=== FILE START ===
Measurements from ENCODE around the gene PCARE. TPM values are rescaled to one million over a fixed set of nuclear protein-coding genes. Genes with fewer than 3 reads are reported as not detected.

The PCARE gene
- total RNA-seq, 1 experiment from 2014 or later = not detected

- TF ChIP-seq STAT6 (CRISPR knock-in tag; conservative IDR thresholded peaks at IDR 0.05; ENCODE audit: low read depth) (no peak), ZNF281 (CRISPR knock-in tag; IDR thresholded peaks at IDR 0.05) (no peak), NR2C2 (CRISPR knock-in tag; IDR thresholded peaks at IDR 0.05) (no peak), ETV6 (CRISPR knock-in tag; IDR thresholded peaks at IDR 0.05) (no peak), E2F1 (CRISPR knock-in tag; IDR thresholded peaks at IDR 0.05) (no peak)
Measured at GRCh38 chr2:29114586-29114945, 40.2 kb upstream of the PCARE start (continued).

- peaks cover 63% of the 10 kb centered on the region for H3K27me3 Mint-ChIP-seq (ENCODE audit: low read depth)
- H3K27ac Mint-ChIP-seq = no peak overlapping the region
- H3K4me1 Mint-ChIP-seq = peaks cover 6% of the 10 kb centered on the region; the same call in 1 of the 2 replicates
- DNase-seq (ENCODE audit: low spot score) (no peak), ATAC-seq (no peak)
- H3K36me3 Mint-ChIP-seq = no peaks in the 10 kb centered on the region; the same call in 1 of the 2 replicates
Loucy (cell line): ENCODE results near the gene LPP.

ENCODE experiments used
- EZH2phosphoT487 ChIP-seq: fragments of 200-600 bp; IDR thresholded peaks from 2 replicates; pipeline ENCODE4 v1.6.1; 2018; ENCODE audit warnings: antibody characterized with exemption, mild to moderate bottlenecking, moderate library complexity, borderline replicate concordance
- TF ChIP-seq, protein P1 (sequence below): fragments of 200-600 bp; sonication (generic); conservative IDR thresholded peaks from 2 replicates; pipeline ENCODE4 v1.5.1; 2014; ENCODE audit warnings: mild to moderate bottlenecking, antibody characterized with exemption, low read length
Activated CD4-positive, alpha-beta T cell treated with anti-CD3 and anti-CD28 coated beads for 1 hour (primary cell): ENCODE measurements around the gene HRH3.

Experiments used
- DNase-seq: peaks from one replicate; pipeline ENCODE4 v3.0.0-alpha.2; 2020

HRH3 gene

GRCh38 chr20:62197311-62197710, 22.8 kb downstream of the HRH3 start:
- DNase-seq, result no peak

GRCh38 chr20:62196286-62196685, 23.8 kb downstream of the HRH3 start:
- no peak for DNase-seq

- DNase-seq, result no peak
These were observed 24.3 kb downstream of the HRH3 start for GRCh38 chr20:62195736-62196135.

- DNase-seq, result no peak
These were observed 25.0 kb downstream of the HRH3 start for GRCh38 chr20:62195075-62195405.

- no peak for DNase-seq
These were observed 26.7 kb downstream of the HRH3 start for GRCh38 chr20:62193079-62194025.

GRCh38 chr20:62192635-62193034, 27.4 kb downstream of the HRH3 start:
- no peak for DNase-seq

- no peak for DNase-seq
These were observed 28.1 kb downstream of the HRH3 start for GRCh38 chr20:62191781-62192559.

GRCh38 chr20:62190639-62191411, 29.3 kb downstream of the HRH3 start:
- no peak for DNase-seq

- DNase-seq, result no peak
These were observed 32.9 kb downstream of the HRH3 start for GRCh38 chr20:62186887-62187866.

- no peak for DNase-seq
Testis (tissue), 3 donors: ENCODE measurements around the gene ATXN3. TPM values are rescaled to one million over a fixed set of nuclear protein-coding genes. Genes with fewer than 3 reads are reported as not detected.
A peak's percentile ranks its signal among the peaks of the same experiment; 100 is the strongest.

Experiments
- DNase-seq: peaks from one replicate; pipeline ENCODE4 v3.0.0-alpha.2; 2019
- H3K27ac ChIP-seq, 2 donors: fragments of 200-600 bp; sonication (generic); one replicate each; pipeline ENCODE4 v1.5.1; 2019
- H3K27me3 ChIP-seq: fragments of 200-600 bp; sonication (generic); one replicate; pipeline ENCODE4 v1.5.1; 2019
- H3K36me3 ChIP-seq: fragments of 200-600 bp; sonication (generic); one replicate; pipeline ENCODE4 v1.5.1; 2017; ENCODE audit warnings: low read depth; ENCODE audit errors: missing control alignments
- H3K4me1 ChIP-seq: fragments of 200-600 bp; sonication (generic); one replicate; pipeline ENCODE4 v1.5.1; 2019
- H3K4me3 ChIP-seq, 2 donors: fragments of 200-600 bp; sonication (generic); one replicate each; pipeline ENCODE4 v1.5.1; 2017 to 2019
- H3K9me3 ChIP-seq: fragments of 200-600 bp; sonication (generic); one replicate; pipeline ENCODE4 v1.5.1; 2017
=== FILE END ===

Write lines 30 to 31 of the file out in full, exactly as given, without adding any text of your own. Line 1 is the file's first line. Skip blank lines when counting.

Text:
- no peak for DNase-seq

- no peak for DNase-seq